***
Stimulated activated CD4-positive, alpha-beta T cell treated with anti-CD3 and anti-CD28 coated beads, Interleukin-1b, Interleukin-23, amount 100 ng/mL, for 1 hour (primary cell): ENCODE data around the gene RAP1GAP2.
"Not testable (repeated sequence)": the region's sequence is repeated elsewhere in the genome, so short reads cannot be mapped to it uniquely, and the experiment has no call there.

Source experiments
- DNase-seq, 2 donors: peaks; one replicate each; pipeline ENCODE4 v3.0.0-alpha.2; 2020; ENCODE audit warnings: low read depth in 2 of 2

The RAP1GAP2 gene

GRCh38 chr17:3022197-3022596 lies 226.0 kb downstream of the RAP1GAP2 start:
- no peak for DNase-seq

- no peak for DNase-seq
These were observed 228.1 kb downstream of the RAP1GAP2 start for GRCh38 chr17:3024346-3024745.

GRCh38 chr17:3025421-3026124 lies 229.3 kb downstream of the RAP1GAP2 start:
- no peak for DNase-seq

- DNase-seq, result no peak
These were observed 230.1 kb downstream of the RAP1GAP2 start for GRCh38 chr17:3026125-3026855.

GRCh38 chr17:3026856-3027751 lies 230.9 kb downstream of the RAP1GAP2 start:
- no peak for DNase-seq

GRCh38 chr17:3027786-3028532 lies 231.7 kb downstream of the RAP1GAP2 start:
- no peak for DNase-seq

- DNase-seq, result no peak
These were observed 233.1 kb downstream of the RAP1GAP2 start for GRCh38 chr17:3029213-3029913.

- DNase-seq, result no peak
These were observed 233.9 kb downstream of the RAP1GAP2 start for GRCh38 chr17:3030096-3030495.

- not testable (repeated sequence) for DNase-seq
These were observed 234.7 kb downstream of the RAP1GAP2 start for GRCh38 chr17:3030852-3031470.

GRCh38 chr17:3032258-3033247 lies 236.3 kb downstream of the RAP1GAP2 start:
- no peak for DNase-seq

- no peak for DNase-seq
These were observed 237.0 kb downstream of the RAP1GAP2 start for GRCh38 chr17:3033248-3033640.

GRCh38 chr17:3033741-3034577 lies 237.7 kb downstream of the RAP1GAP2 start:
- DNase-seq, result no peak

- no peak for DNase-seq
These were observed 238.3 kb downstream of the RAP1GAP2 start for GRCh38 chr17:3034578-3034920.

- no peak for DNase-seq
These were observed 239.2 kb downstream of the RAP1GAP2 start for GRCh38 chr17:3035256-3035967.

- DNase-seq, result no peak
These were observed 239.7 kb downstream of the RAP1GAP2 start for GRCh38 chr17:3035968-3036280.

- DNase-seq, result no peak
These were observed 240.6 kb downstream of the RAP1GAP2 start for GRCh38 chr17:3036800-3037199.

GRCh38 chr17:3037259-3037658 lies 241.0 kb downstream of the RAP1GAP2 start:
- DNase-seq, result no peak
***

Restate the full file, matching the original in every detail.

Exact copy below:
Stimulated activated CD4-positive, alpha-beta T cell treated with anti-CD3 and anti-CD28 coated beads, Interleukin-1b, Interleukin-23, amount 100 ng/mL, for 1 hour (primary cell): ENCODE data around the gene RAP1GAP2.
"Not testable (repeated sequence)": the region's sequence is repeated elsewhere in the genome, so short reads cannot be mapped to it uniquely, and the experiment has no call there.

Source experiments
- DNase-seq, 2 donors: peaks; one replicate each; pipeline ENCODE4 v3.0.0-alpha.2; 2020; ENCODE audit warnings: low read depth in 2 of 2

The RAP1GAP2 gene

GRCh38 chr17:3022197-3022596 lies 226.0 kb downstream of the RAP1GAP2 start:
- no peak for DNase-seq

- no peak for DNase-seq
These were observed 228.1 kb downstream of the RAP1GAP2 start for GRCh38 chr17:3024346-3024745.

GRCh38 chr17:3025421-3026124 lies 229.3 kb downstream of the RAP1GAP2 start:
- no peak for DNase-seq

- DNase-seq, result no peak
These were observed 230.1 kb downstream of the RAP1GAP2 start for GRCh38 chr17:3026125-3026855.

GRCh38 chr17:3026856-3027751 lies 230.9 kb downstream of the RAP1GAP2 start:
- no peak for DNase-seq

GRCh38 chr17:3027786-3028532 lies 231.7 kb downstream of the RAP1GAP2 start:
- no peak for DNase-seq

- DNase-seq, result no peak
These were observed 233.1 kb downstream of the RAP1GAP2 start for GRCh38 chr17:3029213-3029913.

- DNase-seq, result no peak
These were observed 233.9 kb downstream of the RAP1GAP2 start for GRCh38 chr17:3030096-3030495.

- not testable (repeated sequence) for DNase-seq
These were observed 234.7 kb downstream of the RAP1GAP2 start for GRCh38 chr17:3030852-3031470.

GRCh38 chr17:3032258-3033247 lies 236.3 kb downstream of the RAP1GAP2 start:
- no peak for DNase-seq

- no peak for DNase-seq
These were observed 237.0 kb downstream of the RAP1GAP2 start for GRCh38 chr17:3033248-3033640.

GRCh38 chr17:3033741-3034577 lies 237.7 kb downstream of the RAP1GAP2 start:
- DNase-seq, result no peak

- no peak for DNase-seq
These were observed 238.3 kb downstream of the RAP1GAP2 start for GRCh38 chr17:3034578-3034920.

- no peak for DNase-seq
These were observed 239.2 kb downstream of the RAP1GAP2 start for GRCh38 chr17:3035256-3035967.

- DNase-seq, result no peak
These were observed 239.7 kb downstream of the RAP1GAP2 start for GRCh38 chr17:3035968-3036280.

- DNase-seq, result no peak
These were observed 240.6 kb downstream of the RAP1GAP2 start for GRCh38 chr17:3036800-3037199.

GRCh38 chr17:3037259-3037658 lies 241.0 kb downstream of the RAP1GAP2 start:
- DNase-seq, result no peak